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According to James Bear and Dr. Gordon Jones in their unpublished study of Thomas Jefferson's medical history, the "rheumatism" that Jefferson suffered from was probably osteo-arthritis.1 In September 1794, when he was fifty-one years old, Jefferson complained in a letter to Edmund Randolph of "a paroxysm of the Rheumatism, which has now kept me for ten days in constant torment and presents no hope of abatement."2  By late November, the "remarkeably obstinate" attack had abated enough to allow Jefferson "to ride about my farm."3  Other episodes are mentioned in Jefferson's correspondence in May 1797, July 1802, February 1803, and January 1812. In August 1813, writing to Abigail Adams, Jefferson sympathized with her suffering from rheumatism: "...I have had more of it myself latterly than at any former period..."4 1818 was a painful year for Jefferson. In late February an attack of rheumatism discomforted him and again in August it struck in the knee as he was arriving at Warm Springs to take the waters. Rather than curing him, the baths caused boils to erupt which may have developed into septicemia, leaving Jefferson prostrate until late December. The following August, Jefferson described "...the severest attack of rheumatism I have ever experienced. my limbs all swelled, their strength prostrate, & pain constant."5  This episode continued into October. Shortly after that, Jefferson began bandaging his swollen legs from the toe to the knee. This symptom he later described as "beginning to threaten dropsy" and again limiting his mobility.6  The wrist Jefferson dislocated in Paris by this time had become so stiff as to practically curtail his ability to write. In a letter to Albert Gallatin, Jefferson described "a wrist and fingers almost without joints."7  This condition was exacerbated the next month by a fracture in his left forearm. No other specific references to arthritic conditions appear in James Bear's medical chronology.

- KKO, Monticello Research Report, March 30, 1992

Primary Source References

1787. (Jefferson, Notes on the State of Virginia). "The matter with which these waters [springs] is allied is very volatile; its smell indicates it to be sulphureous, as also does the circumstance of its turning silver black. They relieve rheumatisms."8

1808 November 1. (Jefferson to Martha Jefferson Randolph). "As soon as my attak [sic] of rheumatism came on, I applied flannel to the part, and toasted a great deal before the fire. It carried it off completely in four days, and I am persuaded the attack at Monticello might have been shortened in the same way had it been suspected to be rheumatism."9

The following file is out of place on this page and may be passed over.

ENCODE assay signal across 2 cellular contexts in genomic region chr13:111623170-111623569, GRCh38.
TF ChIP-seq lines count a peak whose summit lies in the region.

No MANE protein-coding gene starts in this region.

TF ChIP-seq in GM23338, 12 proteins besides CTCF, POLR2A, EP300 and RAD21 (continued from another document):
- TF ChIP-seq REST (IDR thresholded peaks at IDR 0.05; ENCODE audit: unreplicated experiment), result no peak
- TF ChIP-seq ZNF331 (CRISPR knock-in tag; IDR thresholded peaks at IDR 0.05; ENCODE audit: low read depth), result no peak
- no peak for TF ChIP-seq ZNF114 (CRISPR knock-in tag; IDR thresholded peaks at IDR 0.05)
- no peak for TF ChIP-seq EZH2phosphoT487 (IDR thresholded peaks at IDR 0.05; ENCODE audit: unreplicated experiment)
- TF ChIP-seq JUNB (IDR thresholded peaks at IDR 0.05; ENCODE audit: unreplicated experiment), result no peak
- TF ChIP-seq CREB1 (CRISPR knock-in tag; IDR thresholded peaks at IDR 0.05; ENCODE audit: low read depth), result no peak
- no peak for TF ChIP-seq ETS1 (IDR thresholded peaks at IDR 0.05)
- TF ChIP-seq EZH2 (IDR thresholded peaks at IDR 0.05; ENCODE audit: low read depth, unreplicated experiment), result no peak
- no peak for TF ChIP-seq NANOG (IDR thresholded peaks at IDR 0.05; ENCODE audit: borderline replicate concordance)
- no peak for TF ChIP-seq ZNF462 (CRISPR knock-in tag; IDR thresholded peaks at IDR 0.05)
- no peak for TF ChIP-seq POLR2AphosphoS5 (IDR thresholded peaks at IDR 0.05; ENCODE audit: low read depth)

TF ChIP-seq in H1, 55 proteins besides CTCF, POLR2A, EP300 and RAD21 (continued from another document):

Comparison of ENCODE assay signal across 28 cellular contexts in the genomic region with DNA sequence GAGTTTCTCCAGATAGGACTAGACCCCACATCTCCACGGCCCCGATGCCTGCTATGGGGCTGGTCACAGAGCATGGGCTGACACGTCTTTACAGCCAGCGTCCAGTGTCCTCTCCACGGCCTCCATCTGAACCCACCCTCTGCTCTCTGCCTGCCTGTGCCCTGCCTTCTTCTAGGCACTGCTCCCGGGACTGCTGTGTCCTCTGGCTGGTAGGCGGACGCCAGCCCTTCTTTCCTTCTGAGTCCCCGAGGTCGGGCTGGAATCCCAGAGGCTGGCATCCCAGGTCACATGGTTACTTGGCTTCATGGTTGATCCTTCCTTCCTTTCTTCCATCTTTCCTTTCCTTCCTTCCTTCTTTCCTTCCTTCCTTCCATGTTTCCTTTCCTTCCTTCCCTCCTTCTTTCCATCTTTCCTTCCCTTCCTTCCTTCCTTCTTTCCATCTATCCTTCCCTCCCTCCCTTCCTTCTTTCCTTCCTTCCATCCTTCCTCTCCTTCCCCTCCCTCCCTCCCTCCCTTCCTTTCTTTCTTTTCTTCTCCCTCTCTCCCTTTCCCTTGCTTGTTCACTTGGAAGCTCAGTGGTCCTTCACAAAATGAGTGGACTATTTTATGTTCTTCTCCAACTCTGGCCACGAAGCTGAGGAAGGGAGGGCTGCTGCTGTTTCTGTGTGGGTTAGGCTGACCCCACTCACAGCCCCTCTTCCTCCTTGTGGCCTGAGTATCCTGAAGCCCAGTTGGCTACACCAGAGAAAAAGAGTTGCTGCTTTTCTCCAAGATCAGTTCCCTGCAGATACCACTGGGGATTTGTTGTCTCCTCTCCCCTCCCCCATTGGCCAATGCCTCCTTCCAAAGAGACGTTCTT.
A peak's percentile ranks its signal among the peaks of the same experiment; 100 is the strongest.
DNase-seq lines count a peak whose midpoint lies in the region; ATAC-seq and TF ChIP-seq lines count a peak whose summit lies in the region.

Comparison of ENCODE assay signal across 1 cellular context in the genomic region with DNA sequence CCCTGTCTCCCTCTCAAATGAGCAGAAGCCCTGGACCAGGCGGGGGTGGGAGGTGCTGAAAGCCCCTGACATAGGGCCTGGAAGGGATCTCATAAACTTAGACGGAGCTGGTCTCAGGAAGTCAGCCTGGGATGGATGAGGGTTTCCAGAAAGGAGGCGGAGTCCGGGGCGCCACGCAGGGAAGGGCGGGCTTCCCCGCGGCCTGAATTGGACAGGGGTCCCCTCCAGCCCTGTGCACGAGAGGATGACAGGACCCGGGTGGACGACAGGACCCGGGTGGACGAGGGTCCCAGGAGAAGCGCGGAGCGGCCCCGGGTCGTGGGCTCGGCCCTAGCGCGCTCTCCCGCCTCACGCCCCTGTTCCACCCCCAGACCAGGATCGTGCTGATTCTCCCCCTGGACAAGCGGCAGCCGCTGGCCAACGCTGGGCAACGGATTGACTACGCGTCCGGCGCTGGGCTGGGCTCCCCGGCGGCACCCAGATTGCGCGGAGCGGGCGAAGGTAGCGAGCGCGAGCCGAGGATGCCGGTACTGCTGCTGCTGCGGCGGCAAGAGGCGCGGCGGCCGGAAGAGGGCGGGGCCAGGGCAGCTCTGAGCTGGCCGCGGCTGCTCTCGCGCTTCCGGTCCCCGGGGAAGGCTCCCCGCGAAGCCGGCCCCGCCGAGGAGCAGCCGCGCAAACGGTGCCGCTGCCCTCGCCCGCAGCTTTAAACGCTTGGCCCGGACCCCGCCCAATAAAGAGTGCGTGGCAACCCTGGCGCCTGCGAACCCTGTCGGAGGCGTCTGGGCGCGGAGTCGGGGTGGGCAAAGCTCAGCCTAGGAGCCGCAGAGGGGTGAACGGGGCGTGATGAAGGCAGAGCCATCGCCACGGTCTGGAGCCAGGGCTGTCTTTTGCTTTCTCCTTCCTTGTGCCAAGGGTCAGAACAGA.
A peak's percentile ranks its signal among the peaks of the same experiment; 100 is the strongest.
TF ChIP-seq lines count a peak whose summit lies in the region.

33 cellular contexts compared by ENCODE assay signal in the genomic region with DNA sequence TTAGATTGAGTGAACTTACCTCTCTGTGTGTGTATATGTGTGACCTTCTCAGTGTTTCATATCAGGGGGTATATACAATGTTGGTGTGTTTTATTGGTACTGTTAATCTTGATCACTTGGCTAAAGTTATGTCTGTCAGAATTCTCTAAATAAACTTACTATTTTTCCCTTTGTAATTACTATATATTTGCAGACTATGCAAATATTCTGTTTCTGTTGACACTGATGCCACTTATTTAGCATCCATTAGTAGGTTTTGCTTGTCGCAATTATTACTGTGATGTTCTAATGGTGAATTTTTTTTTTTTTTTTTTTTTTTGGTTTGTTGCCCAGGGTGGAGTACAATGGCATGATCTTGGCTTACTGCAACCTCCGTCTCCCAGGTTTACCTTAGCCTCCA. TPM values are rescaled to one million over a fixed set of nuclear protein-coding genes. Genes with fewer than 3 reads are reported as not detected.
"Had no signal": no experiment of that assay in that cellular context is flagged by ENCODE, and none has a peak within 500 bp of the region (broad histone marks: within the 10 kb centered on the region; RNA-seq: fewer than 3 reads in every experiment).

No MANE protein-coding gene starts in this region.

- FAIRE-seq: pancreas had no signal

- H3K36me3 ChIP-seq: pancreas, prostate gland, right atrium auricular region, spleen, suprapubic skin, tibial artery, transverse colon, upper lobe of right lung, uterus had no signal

1818 August 7. (Jefferson to Martha Jefferson Randolph). "An attack of rheumatism in the knee yesterday, without retarding my journey, affects my walking."10

1818 August 14. (Jefferson to Martha Jefferson Randolph). "Having no symptom to judge by at that time I may presume the seeds of my rheumatism eradicated..."11

    Further Sources


    • 1. Jones, Gordon W. and James A. Bear, Thomas Jefferson's Medical History (Unpublished report, Thomas Jefferson Memorial Foundation, 1979).
    • 2. Jefferson to Randolph, September 7, 1794, in PTJ, 28:148.
    • 3. Jefferson to Joseph Mussi, Monticello, November 20, 1794, in ibid., 28:206.  Letterpress copy at the Library of Congress.
    • 4. Jefferson to Abigail Adams, August 22, 1813, in PTJ:RS, 6:437.
    • 5. Jefferson to Wilson Cary Nicholas, Poplar Forest, August 11, 1819. Polygraph copy at Library of Congress. In a letter of August 24, 1819 to his daughter Martha, Jefferson described still feeling the effects of "...the most serious attack of that disease I ever had. while too weak to set up the whole day, and afraid to increase the weakness by lying down..."Jefferson to Martha Jefferson Randolph, August 24, 1819, in Family Letters, 431-32.
    • 6. Jefferson to William Short, November 24, 1821, in L&B, 18:314.
    • 7. Jefferson to Gallatin, October 29, 1822, in Ford, 11:261.
    • 8. Notes, ed. Peden, 35.
    • 9. Family Letters, 355-256.
    • 10. Ibid., 424.
    • 11. Ibid., 425.
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    Personal Life


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